Trifork Blog

Posts Tagged ‘Axon Framework’

November newsletter

November 14th, 2012 by

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Greetings from Trifork Amsterdam 
It’s all about finding the perfect match in life. Trifork A/S (a leading Danish software company) has found just that in us, here in the Netherlands. As of November 1st we’ve launched as Trifork Amsterdam. Rest-assured, we’ll still focus on the technology as we know it best, the entire team will remain intact and we’ll continue to do more of what we do best but even better ;-). If you want to know more visit our website.

JFall Winners
jfallFor those of you who visited us at JFall this year, you’ll probably have done our “Get to know us” questionnaire. We’re pleased to say that pretty much everyone got top marks (even if you did get a little help from us every now & then!).

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However the lucky winners of the great prizes are as follows:

  • 1st prize ticket for GOTO Amsterdam, June 2013 goes to Erwin de Gier
  • 2nd prize 2 x tickets for NoSQL roadshow Amsterdam, November 2012 goes to Peter Glas & Michel Schudel
  • 3rd prize: Techy books for 15 runners up (will be contacted individually!).

Congrats to winners and thanks again to all the participants.

Don’t worry though for both NLJUG members and our newsletter readers we also offer great group & sponsorship deals for both events. For more details, contact Daphne Keislair on or call +31 6 272 94 119 to discuss the possibilities.

Want to know more on NoSQL?

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Just so you know, the amazing early bird rate of 200 EUR for the NoSQL roadshow Amsterdam is still open until 16th November. It’s a unique opportunity to gain insights from some renowned speakers around MongoDBRiakHaadoop & Cassandra,Neo4J and much more. At the end of the session you’ll have no questions around the NoSQL space that’s for sure, so sign up here or contact us for more information. If you can not make it to Amsterdam, a week later the roadshow will be in London too.

Meet us at Devoxx

devoxx logoIf you can’t make it, either sign up for our FREE MongoDB Brown Bag session, or if you’re going toDevoxx visit us at stand number 11 (we’re there with 10Gen).
It’s not all just all about coding: tech meeting December  

Of course we are technology geeks but we also look beyond the code too. This month our two sessions will cover:

  1. Web Application Security, an introduction into how to ensure your web application doesn’t make it to the news (for the wrong reasons!) in 2013, providing you with some basic insights and tips & tools on how to secure your website
  2. Agility Beyond Campfire Romance, an interesting and somewhat contraversial matter when it comes to how best to manage development projects.

Sign up now and join us on 6th December. If you can not make it to the tech meetings we will have the presentations available for download on our website after the sessions.

es logoCommitment to the community
In one of our recent blog posts we already mentioned that both Trifork & GOTO are committed to working closely with the community. This month we will host the Elasticsearch meet up covering the cool use of the product in the new website for the Rijksmuseum, its going to be a great session so sign up now. Also, if you need a location for your meetup (even in one of our other Trifork offices) then we’re happy to help if we can just drop us a note with your request.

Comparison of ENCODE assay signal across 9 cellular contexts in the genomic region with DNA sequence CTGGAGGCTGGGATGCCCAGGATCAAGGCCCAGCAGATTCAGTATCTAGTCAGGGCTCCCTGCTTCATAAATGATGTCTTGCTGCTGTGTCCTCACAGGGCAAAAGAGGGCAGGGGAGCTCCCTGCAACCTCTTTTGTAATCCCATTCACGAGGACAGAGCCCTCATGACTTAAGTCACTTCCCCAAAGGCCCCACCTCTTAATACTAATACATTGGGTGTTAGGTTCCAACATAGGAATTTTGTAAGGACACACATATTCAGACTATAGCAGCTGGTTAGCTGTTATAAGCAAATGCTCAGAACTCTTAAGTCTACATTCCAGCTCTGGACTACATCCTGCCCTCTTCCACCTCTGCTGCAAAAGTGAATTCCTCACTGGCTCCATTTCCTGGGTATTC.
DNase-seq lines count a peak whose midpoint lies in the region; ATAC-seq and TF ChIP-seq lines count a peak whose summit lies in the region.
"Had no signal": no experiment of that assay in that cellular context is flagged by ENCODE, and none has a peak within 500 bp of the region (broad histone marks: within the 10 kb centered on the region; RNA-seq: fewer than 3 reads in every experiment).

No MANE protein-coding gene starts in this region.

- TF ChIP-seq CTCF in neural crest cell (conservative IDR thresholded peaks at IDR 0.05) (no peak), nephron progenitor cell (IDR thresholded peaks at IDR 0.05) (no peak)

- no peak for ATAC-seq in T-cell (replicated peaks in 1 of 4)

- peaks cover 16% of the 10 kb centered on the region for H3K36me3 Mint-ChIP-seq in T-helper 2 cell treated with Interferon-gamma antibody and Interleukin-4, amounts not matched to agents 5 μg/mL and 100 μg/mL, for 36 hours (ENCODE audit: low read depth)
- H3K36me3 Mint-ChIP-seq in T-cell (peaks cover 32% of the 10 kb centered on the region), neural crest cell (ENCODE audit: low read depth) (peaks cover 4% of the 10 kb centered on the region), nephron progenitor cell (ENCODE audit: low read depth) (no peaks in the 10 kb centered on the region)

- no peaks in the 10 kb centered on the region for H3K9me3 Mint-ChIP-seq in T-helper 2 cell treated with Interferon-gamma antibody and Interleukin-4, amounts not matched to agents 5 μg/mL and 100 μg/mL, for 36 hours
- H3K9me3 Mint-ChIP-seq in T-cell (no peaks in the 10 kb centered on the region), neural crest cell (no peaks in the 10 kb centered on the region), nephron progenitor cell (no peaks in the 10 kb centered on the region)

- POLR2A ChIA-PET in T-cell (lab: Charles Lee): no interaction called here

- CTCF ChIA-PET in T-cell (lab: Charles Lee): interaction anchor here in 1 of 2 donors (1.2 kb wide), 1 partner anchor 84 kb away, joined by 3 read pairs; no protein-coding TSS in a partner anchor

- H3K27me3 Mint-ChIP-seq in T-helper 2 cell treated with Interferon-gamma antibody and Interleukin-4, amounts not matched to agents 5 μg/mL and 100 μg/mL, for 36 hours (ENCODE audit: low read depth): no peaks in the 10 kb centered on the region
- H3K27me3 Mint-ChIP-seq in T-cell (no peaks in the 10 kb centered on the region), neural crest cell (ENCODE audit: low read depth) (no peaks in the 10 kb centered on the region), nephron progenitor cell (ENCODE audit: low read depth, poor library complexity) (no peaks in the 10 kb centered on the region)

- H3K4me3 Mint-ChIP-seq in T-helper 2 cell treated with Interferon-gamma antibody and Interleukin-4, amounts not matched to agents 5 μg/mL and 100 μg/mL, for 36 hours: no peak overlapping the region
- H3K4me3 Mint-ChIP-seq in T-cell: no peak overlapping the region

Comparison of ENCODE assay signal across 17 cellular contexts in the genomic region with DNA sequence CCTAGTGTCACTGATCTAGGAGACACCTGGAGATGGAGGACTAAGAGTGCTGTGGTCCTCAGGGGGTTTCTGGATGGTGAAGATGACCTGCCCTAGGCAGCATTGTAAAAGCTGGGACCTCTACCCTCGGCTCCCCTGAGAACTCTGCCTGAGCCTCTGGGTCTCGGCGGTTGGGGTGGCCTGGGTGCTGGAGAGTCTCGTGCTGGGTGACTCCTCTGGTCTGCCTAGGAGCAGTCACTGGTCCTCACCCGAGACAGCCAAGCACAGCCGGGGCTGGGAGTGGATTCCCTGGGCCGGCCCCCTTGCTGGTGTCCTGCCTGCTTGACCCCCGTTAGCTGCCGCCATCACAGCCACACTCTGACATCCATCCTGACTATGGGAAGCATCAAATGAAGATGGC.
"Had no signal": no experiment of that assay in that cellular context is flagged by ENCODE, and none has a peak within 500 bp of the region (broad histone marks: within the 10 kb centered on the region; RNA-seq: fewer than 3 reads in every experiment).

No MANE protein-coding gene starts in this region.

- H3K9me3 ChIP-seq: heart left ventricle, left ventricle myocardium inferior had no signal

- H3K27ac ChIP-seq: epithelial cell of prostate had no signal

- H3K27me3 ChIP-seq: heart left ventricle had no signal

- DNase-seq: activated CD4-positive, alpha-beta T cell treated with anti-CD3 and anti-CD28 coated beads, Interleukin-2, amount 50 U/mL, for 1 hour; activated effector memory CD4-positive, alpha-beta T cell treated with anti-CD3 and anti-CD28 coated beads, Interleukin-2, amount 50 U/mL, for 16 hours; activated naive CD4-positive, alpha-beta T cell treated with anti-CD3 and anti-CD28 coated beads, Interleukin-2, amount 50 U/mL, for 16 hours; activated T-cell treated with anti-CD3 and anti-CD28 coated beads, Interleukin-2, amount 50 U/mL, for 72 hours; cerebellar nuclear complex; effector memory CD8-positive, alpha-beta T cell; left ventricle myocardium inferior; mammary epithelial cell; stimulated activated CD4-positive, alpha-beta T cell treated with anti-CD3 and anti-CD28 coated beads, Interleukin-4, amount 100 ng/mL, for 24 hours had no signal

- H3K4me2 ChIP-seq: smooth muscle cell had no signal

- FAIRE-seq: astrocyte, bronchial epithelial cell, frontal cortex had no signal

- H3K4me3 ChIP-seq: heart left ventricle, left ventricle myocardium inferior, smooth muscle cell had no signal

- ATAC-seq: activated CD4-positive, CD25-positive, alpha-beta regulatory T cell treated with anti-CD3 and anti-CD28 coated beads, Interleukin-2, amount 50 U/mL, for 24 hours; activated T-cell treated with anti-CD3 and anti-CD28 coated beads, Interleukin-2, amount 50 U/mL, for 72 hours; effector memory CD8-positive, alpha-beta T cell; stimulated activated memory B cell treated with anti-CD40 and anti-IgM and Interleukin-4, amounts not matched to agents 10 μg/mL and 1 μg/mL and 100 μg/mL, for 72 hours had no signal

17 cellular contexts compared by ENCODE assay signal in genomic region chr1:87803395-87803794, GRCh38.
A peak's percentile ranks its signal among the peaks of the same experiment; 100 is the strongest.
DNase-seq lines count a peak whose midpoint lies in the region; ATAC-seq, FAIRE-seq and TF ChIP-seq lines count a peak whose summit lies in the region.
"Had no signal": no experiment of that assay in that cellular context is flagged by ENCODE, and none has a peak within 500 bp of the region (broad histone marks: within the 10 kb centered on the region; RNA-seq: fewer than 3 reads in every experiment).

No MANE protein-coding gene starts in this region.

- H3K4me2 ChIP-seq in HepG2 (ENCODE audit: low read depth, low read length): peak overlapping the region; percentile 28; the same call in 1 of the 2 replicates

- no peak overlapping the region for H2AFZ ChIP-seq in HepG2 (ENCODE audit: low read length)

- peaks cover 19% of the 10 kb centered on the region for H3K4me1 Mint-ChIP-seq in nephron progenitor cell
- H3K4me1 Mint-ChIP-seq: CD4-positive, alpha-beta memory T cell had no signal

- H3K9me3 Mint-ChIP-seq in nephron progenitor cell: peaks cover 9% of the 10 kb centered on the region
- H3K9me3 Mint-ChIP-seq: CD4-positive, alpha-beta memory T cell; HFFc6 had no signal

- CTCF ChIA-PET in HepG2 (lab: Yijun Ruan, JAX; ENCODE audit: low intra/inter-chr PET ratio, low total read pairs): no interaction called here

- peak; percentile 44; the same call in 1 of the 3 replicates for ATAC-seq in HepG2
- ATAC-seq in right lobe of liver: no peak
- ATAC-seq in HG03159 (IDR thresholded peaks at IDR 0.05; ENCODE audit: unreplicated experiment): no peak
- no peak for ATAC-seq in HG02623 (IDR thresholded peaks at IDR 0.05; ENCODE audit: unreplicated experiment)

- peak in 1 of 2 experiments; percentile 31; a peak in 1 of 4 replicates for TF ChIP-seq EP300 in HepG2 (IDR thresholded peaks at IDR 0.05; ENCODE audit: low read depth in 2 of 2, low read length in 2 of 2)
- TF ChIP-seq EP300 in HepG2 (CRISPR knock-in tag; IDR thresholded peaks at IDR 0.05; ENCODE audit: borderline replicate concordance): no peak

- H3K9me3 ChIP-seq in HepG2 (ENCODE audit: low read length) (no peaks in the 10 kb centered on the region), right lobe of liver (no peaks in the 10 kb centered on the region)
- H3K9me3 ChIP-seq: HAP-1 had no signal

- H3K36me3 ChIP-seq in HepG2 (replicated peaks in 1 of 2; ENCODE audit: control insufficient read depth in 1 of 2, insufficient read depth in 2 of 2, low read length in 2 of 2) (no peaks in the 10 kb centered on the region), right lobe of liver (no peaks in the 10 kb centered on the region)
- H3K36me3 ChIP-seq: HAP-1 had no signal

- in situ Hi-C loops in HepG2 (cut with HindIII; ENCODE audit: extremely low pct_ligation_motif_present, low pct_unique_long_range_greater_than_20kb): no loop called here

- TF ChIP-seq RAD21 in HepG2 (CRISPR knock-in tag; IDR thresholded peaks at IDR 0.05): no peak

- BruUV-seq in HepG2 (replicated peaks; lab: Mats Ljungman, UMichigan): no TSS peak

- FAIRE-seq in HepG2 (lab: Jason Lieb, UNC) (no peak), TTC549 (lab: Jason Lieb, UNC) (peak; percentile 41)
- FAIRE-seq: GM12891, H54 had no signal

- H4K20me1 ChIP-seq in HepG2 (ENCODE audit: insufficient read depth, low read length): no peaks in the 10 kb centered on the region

Blog blog blogging

We’d published a few blogs recently, including:

Spring Insight plugin for the Axon CQRS framework

Agile Campfire Romance

NoSQL roadshow Amsterdam

Spring Insight plugin for the Axon CQRS framework

November 13th, 2012 by


In a previous blog post we introduced the Spring Insight module that’s part of SpringSource’s tc Server developer edition and gives you, well, insight into what’s taking up the time to process requests in your applications. Insight does this by instrumenting your application at load time using AspectJ: a single call to your application will result in a so-called trace consisting of various operations, and for each of these operations it’s measured how long it takes to execute. An operation can provide additional details: for example, when sending a query to a database using a JDBC Connection the actual SQL statement including prepared statement bindings will be stored in the operation.

Spring Insight is not a profiler: it doesn’t create operations for each and every little thing that happens, but only for ‘significant’ events, like a Spring-MVC controller invocation, the start of a transaction or communication with a database. These events are called ‘operations’. It does allow assigning operations to so-called endpoints. An endpoint could be a controller method, or a method on a class annotated with one of Spring’s stereotype annotations like @Service or @Repository for example. For these endpoints Insight can provide statistics across traces, so that you can measure the health of these endpoints during the lifespan of your application based on configurable thresholds.

Insight’s plugin model

Spring Insight consists of a core plus a set of plugins that are shipped with the tool. These plugins define the actual operations and endpoints that Insight knows about and exposes. One of the nice things about Spring Insight is that the plugins use a public API that’s not restricted to the built-in plugins: you can build your own plugins to teach the tool new tricks.

Although you could do this on a per-application basis to expose metrics relevant to your particular app, you wouldn’t usually write a dedicated plugin for that. Insight already exposes several application-level methods as operations if they’re part of your stereotype-annotated Spring beans, and you can use their set of annotations to expose additional application-specific operations and endpoints easily .

Plugins are much more useful for framework developers: their framework might contain several methods that would be interesting to expose as Insight operations or even endpoints to show users what the framework is doing and how long that takes. Earlier this year, that’s exactly what we did for the Axon CQRS framework that’s being developed within Trifork.